Most, if not all, African countries face similar investment challenges, particularly in the mining industry. These include: perceptions of systemic corruption, political instability, regulatory uncertainty, high costs of employment, community activism and the state of infrastructure. Despite these challenges, Africa remains an investment destination for investors who take the time to properly understand the investment climate and accept the associated risks because of the return on investment the continent promises.
Unfortunately, mining in Africa often receives negative international attention and this impacts on capital raising. The international downturn in demand for Africa’s resources and the consequential slide in commodity prices has also not done the continent any favours. However, the downturn has created an opportunity for investors to acquire assets at good prices. Several investors have taken up this opportunity and 2016 saw new investors such as India, Turkey and Germany focusing on African investment.
There has, recently, also been an increase in the demand for so-called “technology minerals”, such as graphite and lithium, primarily destined for the production of lithium-ion batteries. Zimbabwe is currently the fifth largest producer of lithium, and it is probable that Zimbabwe will increase production to cater for the increased demand. There are also significant graphite projects in Madagascar, Mozambique, Namibia and Tanzania.
Yet, significant challenges remain: the costs of production as well as the cost of the infrastructure like roads, rail and ports needed to bring minerals from the mines to market. In an attempt to reduce costs, investors are considering mechanisation and automation of the mining operations. This is strongly aligned with the “mines of the future” concept.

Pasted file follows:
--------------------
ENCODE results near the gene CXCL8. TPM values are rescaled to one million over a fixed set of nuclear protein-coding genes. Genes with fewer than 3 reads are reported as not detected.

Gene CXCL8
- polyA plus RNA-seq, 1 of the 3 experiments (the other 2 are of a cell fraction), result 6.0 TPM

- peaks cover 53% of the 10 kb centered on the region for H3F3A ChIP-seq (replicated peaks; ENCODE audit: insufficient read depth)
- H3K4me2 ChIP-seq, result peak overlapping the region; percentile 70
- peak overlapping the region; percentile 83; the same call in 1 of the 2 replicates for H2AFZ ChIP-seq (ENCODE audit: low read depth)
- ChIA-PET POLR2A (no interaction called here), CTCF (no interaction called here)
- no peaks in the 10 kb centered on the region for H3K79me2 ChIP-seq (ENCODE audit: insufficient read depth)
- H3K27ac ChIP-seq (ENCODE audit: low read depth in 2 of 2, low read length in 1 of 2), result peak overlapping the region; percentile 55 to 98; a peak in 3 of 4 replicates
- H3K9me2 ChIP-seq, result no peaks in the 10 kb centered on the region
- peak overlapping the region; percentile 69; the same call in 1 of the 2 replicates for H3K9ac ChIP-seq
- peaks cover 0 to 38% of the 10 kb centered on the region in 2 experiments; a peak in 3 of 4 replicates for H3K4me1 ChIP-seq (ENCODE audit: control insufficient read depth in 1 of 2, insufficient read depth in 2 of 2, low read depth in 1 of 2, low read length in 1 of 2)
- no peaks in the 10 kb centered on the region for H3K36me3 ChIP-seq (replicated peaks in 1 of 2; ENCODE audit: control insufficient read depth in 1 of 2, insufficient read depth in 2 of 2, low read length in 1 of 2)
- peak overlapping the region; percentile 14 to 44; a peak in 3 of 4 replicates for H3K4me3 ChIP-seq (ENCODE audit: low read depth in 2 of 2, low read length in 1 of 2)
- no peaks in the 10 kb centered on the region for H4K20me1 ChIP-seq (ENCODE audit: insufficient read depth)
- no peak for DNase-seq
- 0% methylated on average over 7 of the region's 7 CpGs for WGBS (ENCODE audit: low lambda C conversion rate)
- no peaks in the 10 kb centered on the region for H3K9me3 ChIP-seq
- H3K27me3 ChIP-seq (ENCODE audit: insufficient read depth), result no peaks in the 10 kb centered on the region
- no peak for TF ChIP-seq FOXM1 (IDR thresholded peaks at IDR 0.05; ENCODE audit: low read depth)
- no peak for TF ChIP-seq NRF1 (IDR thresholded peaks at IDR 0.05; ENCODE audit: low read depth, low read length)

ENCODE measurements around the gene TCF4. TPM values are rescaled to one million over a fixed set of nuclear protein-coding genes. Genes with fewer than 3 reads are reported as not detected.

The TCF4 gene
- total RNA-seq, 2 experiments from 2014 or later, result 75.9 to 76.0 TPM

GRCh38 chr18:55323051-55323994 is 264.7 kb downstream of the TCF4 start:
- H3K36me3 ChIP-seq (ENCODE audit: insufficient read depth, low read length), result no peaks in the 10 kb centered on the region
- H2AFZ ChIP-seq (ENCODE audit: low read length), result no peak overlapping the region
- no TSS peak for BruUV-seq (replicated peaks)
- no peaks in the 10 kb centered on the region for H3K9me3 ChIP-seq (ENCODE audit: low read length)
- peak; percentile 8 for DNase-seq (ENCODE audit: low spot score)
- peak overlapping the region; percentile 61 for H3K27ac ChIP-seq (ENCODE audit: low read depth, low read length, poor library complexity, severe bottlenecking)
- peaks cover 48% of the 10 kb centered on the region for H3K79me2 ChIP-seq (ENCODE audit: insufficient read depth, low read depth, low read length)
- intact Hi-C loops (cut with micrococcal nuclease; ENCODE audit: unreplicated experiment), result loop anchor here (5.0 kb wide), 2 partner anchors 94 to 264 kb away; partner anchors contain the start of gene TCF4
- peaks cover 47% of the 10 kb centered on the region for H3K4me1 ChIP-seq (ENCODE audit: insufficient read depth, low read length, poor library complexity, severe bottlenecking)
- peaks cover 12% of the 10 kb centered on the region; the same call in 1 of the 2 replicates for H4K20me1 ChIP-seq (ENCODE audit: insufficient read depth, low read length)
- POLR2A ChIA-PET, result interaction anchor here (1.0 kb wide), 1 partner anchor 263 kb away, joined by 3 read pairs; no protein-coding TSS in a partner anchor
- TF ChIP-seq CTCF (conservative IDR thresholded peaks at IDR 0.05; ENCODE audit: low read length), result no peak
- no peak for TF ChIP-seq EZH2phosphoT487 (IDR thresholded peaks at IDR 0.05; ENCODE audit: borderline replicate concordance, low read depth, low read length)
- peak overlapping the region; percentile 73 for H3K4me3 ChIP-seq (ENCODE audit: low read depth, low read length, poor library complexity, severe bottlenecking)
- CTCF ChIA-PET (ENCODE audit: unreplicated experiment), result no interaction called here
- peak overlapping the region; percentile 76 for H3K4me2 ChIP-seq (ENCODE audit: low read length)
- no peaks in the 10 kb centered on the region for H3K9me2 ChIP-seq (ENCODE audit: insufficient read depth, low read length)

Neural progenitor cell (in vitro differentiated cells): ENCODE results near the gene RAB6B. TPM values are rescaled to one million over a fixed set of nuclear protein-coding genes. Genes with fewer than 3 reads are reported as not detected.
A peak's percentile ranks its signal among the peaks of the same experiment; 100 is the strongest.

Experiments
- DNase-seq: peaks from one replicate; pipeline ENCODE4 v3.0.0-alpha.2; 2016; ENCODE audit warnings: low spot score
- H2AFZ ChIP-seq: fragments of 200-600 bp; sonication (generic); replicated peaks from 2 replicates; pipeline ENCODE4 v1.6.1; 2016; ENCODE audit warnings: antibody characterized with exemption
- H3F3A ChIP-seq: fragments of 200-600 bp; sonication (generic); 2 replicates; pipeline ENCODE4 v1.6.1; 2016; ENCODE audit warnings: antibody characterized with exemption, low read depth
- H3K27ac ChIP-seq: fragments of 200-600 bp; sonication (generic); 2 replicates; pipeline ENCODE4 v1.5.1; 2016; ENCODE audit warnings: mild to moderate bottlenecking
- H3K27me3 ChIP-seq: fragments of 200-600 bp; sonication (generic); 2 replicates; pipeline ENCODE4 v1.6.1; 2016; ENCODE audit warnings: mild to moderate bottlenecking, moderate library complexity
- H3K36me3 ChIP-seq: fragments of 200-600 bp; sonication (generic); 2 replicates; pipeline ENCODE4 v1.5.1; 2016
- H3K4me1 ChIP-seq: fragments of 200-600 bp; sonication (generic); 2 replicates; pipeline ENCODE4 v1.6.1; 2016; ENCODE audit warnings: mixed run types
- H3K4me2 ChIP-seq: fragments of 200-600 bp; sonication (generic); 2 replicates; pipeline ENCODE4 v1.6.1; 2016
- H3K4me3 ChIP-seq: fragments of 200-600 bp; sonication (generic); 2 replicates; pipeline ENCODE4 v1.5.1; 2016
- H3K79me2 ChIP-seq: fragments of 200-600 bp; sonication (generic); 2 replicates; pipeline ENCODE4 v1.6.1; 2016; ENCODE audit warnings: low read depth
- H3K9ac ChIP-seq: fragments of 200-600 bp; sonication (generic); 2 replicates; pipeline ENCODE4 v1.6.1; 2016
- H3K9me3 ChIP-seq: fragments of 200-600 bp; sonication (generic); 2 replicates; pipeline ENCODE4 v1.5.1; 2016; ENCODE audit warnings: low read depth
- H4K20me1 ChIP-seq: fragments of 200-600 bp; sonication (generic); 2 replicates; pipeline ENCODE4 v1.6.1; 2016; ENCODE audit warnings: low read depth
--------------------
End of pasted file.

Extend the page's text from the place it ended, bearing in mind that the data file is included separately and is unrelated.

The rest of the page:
The development of appropriate infrastructure is equally pressing and has become ever more complicated and costly to address. Historically, mining companies developed infrastructure like ports, railways, roads and water and electricity networks and this allowed them to control the flow of extracted minerals from mines to the market. This control gave mining companies a competitive edge.
This approach is under consideration, primarily because of the increased cost of developing infrastructure. At the same time, however, governments around the world are increasingly demanding that the infrastructure mines put in place should also provide wider benefits to the economies of the countries they operate in. These benefits should go beyond simply providing basic services to the communities who provide labour to mines.
This is forcing mining companies to reconsider the way they approach the development of infrastructure. One model under consideration is including government in transactions, while another sees mines involving third parties to finance and construct infrastructure that can also be used by other beneficiaries – an open access model.
There are several mining development projects involving third parties currently pending on the continent. The development of the Simandou mine in Guinea provides one example. The project seeks to mine one of the world’s largest untapped iron ore reserves, but requires a large investment in infrastructure due to its remote location, including a 650 km railway line and port on the Guinean coast. It envisions a third-party Infrastructure Consortium to fund, build and own rail and port infrastructure which can not only be used to transport ore from the mine, but also agricultural products as well as passengers. Although the project has suffered several setbacks, Guinean mines minister Abdoulaye Magassouba told news agency Reuters in a recent interview that the country’s government will not deviate from this deal structure even as Rio Tinto has sold its stake in the mine to Chinese state-owned company Chinalco.
Regardless of governmental imperatives to develop shared infrastructure, there is another critical trend which seems to be a driving force behind open access arrangements. This is the developing reality that mining companies will no longer be allowed to develop and operate their mines unless communities grant them a social licence to do so. Infrastructure which benefits a wider community and not just the mining company and, possibly, a small community has now become a crucial requisite for that licence and an important determining factor in any new mining investment in Africa.